125km in The Rocky Mountain, 18h29min, 20th overall, 2nd in my age group (20-29) were my results. Only 130 out of 360 solo runners manage to finish the whole race under the cut off time of 24h. At 24 years old i ran my first Marathon, my 1st 100 Mile race and now i have completed one of the most challenging race in the world. It wasn't easy! I have learn later on that my stomach pain were Ulceres and i had lost more then 1L of blood. I have learn that in those kind of race it doesn't matter how incredibly fit you are, its how bad do you want it. Today i can say that i witness how can the mind of the human body can be so much stronger then your physique. There no better feeling then being able to surpass your physical capacities.

Again a special THANK U to everyone that supported me trough that adventure. I have one more race this year. I'll be tempting in a few weeks to complete my 3rd Ultramarathon (100k and over) in 2011 at The Haliburton 100 Mile race the 10th of September.   


Monday, July 18, 2011

1st 100 Mile Race

Here is a video of my 100 mile race in Pittsfield Vermont made by my cousin Maxine Beauchamp. He did an amazing job. Thank u so much!!! Enjoy :)

Wednesday, July 13, 2011


Eh guys! So CTV Sports News did a montage on me. It went on air The 11th of July at 6pm. They did an AMAZING job. Thanks to Corey Ginther for is fantastic work. See the link below for the video clip and search for Ottawa Ultra-Marathoner runs 24h in a row. Hope u enjoy it!!!

Monday, July 4, 2011

"To be able, at any moment, to sacrifice what we are for what we could become.”


Dream, Believe and Sacrifice! Those are three powerful words. Three words that once put together, are the key for new Opportunities that will lead to Success then Happiness!!!

DREAM: Keep your dreams alive. Understand to achieve anything requires faith, vision, hard work, determination, dedication and self belief.

BELIEVE: There is no limits to the power of the human mind. Trust your abilities. 

SACRIFICE: Don't wait until everything is just right. It will never be perfect. There will always be challenges, obstacles and less than perfect conditions. So what!!! Get started now. With each step you take, you will grow stronger and stronger, more and more skilled, more and more self-confident and more and more successful.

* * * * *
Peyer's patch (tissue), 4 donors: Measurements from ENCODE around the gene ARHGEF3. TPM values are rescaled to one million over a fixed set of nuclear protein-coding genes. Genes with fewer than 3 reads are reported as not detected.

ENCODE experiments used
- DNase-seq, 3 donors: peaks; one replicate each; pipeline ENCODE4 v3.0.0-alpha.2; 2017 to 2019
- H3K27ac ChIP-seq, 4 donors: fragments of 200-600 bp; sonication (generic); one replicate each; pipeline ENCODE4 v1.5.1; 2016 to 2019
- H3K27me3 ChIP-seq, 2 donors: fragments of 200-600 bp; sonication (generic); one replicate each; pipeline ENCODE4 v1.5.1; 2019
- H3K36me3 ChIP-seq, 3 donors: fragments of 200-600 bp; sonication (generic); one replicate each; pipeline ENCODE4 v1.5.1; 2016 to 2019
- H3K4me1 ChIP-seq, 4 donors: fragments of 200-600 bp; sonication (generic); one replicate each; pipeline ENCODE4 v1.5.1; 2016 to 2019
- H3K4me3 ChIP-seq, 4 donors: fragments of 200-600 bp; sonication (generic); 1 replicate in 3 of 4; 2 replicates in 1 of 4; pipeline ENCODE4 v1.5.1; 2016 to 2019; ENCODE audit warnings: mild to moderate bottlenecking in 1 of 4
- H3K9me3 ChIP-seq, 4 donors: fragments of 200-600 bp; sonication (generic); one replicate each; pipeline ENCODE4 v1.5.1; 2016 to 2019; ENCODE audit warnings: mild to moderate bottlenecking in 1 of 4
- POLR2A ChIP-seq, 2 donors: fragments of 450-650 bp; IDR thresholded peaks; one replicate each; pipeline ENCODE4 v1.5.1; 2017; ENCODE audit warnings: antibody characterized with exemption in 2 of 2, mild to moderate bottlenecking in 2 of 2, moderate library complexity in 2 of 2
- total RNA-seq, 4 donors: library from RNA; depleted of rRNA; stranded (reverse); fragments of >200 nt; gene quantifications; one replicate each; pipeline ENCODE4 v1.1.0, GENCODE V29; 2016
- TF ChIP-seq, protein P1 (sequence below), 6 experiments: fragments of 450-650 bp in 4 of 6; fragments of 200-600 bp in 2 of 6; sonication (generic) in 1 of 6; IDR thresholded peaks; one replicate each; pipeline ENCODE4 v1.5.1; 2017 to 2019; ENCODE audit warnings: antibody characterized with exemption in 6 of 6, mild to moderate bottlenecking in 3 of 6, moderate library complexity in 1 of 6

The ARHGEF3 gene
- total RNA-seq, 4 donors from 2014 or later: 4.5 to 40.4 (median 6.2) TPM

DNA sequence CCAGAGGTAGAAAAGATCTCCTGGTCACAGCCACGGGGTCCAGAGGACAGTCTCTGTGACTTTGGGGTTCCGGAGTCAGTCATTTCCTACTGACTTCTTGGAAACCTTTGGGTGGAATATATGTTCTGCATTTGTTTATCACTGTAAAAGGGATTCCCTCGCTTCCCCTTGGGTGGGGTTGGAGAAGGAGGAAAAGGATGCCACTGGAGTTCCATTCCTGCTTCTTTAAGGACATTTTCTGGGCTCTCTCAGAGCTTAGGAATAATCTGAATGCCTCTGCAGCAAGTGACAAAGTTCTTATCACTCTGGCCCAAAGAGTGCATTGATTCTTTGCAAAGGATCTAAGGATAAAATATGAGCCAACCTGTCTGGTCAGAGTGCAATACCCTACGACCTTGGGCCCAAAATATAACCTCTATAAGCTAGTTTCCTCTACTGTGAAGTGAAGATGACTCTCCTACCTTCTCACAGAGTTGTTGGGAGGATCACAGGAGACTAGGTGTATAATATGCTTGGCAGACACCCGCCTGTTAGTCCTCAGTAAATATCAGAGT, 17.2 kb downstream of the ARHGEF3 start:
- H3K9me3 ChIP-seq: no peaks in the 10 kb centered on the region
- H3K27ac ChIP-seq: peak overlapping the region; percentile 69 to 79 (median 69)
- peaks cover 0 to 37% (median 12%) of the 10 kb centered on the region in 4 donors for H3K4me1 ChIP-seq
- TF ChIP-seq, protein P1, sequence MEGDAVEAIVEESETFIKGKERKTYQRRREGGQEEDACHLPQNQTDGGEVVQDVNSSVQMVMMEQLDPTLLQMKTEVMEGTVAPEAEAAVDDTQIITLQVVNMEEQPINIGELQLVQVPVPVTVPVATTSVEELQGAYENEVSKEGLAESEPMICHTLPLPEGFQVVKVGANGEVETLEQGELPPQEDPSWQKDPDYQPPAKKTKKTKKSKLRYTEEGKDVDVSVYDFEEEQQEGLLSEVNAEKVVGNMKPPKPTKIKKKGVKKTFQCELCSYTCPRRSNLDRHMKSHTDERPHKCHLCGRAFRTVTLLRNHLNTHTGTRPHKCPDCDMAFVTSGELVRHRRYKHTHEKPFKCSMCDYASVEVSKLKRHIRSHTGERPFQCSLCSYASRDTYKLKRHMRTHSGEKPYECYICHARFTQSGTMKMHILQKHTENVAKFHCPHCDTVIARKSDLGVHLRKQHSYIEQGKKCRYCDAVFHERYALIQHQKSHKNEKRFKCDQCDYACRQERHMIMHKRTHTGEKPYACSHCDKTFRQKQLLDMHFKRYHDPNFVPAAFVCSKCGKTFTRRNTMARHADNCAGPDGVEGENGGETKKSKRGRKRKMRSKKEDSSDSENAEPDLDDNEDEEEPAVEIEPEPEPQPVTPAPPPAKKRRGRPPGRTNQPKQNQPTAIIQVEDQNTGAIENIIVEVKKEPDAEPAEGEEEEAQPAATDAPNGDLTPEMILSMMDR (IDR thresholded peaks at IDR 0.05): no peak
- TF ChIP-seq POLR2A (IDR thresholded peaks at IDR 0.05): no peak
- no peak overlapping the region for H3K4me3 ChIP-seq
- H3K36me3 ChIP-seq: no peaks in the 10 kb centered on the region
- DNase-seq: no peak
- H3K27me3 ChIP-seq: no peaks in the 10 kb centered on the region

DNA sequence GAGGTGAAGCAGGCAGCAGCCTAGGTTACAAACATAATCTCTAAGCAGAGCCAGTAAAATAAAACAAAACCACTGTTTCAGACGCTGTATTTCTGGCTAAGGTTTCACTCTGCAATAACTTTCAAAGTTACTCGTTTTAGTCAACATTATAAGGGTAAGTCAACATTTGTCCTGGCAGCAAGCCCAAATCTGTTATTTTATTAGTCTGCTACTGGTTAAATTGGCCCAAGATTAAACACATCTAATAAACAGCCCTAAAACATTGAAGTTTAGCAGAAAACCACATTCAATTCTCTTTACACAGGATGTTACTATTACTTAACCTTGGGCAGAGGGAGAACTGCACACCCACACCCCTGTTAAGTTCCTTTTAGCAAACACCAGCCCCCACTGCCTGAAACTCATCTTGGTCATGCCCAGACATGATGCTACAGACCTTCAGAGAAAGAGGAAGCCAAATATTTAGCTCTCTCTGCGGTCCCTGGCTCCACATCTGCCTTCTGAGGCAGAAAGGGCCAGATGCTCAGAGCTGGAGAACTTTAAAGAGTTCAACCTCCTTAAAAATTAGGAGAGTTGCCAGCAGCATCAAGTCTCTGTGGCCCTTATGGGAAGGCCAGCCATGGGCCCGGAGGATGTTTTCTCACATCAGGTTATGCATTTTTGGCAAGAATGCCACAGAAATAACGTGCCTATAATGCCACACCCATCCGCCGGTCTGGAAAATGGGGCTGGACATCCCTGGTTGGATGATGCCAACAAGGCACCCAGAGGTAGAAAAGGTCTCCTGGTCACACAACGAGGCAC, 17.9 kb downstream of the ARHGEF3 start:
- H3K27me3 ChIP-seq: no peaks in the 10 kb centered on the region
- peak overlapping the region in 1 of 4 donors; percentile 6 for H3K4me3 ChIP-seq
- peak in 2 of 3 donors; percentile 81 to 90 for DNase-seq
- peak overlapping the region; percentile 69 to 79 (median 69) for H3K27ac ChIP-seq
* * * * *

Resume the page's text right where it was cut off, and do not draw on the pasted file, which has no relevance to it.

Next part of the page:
OPPORTUNITIES: Learn everything you can, from anyone you can, at anytime you can,.You'll be grateful at one point that you did.

SUCCESS: Success is not to be measured by the position that one as reach. But by the obstacles which he as overcome.

"No one is in control of your happiness but you; therefore, you have the power to change anything about yourself or your life that you want to change." - Barbara de Angelis 

Thursday, June 9, 2011

The Next Challenge - Canadian Death Race

Here we go again, 8 weeks till my next big race. The 30th of July i will be participating in The North Face Canadian Death Race that will take place in Grand Cache, Alberta, Canada. Since the start of the millennium, elites racer have come to the Canadian Rockies to cheat Death in one the world's toughest adventures races. The 125 km course begins and ends on a 4200 foot plateau, passes over three mountain summits and includes 17,000 feet of elevation change and a major river crossing at the spectacular Hell's Gate canyon at the confluence of the Smoky and Sulphur Rivers. During the August long weekend each year, extreme athletes, individually and in relays, push themselves to the limits of their endurance against the breathtaking background of the Canadian Rocky Mountains. Each year, well-trained and totally committed, they battle heat, cold, altitude and themselves. There are no big prizes for winning: finishing is hard enough. And the bragging rights are priceless!!!

After the 100 miler in Vermont i was fighting an injury for over 3 weeks that kept me away from training. I had a tendinitis in my foot. My tendon that attach to my 4 little toes was really damage and inflamed. I had to go for deep tissue massage and take a break from running for over 20 days.

I met with Ray Zahab my new coach this Monday morning. He will be fully training me and preparing me for the Death Race. Its awesome to have one the best Ultrarunner as your coach. A strict nutrition plan and intense training schedule as started this week. Here is a brief resume of my training schedule for Week 1 & 2:

Monday: YOGA
Tuesday: Speed Run (12k)
Wednesday: Tempo Run (15k)
Thursday: Hill Training (10k)
Friday: OFF
Sat: 40k Trail Run
Sun: 30k Trail Run

Can't wait to get back in the trails this weekend and to enjoy my day off of training tomorrow! YEAH!